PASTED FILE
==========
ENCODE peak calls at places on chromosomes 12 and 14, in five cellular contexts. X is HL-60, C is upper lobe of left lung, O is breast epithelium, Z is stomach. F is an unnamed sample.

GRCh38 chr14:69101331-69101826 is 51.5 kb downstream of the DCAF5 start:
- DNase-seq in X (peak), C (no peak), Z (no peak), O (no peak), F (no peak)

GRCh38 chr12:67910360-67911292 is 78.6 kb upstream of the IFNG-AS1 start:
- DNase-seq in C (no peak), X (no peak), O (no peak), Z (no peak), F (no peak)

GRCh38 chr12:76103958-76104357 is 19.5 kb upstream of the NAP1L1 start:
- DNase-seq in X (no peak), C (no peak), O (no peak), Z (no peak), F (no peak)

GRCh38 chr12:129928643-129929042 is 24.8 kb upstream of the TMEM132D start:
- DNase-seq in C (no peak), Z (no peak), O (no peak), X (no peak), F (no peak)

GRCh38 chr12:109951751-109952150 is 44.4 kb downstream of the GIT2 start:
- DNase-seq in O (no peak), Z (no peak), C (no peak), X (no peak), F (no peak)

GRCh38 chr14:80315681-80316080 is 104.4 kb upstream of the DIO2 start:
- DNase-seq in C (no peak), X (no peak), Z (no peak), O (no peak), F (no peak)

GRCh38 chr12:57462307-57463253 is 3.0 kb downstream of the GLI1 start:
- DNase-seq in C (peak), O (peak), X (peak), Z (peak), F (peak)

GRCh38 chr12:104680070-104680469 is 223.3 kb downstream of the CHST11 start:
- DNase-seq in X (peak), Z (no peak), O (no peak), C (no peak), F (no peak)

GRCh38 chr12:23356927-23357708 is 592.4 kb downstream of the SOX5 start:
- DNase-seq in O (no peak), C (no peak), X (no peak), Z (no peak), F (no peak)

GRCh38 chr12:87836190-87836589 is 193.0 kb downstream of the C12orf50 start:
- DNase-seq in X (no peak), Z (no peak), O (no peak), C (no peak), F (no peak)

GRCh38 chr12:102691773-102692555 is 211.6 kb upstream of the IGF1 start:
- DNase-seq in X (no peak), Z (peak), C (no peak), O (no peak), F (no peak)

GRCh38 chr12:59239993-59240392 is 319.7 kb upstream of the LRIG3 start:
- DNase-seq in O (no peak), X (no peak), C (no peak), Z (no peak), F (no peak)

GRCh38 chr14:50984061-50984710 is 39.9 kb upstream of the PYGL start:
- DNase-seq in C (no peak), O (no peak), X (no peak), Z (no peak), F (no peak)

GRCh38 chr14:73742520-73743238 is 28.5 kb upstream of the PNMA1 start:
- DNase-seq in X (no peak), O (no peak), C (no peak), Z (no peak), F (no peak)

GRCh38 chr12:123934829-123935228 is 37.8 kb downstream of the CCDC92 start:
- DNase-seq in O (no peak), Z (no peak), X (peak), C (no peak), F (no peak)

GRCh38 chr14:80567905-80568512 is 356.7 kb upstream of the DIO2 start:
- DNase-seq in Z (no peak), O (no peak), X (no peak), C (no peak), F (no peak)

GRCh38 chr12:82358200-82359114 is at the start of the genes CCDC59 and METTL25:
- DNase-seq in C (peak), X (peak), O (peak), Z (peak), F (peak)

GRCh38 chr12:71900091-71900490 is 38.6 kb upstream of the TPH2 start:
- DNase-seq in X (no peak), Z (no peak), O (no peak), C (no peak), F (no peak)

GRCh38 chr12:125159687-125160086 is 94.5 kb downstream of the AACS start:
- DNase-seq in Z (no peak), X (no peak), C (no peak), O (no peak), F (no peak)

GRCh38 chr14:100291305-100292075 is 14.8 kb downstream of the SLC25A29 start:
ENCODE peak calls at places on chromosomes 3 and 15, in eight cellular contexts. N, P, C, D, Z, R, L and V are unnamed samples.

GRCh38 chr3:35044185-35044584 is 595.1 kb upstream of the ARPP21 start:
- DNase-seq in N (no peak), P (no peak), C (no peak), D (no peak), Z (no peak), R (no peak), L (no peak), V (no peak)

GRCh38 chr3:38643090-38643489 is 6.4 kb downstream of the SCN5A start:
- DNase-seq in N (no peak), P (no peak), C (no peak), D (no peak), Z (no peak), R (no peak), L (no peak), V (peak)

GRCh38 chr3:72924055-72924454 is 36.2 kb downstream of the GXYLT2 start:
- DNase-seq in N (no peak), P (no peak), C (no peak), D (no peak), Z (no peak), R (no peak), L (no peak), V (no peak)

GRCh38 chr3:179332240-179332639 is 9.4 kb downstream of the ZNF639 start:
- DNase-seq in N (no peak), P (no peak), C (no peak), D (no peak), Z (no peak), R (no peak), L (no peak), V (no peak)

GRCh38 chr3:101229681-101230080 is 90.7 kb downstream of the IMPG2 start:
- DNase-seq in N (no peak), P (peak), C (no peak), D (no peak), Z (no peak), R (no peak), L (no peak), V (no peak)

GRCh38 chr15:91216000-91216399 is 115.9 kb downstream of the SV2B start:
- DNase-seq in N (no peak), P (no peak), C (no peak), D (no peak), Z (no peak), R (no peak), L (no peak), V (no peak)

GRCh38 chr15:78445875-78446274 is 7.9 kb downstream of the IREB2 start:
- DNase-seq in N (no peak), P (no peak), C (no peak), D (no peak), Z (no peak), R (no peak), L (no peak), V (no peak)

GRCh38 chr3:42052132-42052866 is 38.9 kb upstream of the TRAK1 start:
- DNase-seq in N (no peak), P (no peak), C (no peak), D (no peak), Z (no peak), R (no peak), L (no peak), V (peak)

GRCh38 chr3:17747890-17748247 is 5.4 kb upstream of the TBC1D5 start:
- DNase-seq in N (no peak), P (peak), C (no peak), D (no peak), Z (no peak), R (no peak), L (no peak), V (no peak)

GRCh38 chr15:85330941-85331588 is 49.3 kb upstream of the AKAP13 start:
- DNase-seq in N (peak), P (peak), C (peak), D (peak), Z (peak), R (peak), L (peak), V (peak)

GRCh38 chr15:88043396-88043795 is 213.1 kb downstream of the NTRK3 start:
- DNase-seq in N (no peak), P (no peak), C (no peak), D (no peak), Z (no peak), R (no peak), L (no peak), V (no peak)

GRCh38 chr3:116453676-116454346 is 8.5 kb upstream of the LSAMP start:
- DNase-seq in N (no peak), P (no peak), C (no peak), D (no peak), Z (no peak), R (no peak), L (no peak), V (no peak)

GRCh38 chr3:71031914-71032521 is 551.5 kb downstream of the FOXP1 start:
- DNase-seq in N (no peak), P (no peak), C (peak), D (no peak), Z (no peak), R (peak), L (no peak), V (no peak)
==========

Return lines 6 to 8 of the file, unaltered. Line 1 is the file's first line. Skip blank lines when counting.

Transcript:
GRCh38 chr12:76103958-76104357 is 19.5 kb upstream of the NAP1L1 start:
- DNase-seq in X (no peak), C (no peak), O (no peak), Z (no peak), F (no peak)

GRCh38 chr12:129928643-129929042 is 24.8 kb upstream of the TMEM132D start: